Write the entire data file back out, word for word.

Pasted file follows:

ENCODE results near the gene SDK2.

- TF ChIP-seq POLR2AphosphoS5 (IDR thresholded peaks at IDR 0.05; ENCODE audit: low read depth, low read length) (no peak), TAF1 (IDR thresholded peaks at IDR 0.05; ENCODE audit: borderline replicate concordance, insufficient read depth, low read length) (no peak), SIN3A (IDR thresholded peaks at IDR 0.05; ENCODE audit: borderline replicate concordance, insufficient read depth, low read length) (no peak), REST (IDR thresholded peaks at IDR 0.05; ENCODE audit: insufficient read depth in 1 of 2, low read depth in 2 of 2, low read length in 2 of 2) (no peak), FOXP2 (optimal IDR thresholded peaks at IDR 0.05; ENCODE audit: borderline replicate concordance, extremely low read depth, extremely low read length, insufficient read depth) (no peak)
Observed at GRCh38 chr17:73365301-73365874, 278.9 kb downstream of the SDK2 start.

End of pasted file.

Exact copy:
ENCODE results near the gene SDK2.

- TF ChIP-seq POLR2AphosphoS5 (IDR thresholded peaks at IDR 0.05; ENCODE audit: low read depth, low read length) (no peak), TAF1 (IDR thresholded peaks at IDR 0.05; ENCODE audit: borderline replicate concordance, insufficient read depth, low read length) (no peak), SIN3A (IDR thresholded peaks at IDR 0.05; ENCODE audit: borderline replicate concordance, insufficient read depth, low read length) (no peak), REST (IDR thresholded peaks at IDR 0.05; ENCODE audit: insufficient read depth in 1 of 2, low read depth in 2 of 2, low read length in 2 of 2) (no peak), FOXP2 (optimal IDR thresholded peaks at IDR 0.05; ENCODE audit: borderline replicate concordance, extremely low read depth, extremely low read length, insufficient read depth) (no peak)
Observed at GRCh38 chr17:73365301-73365874, 278.9 kb downstream of the SDK2 start.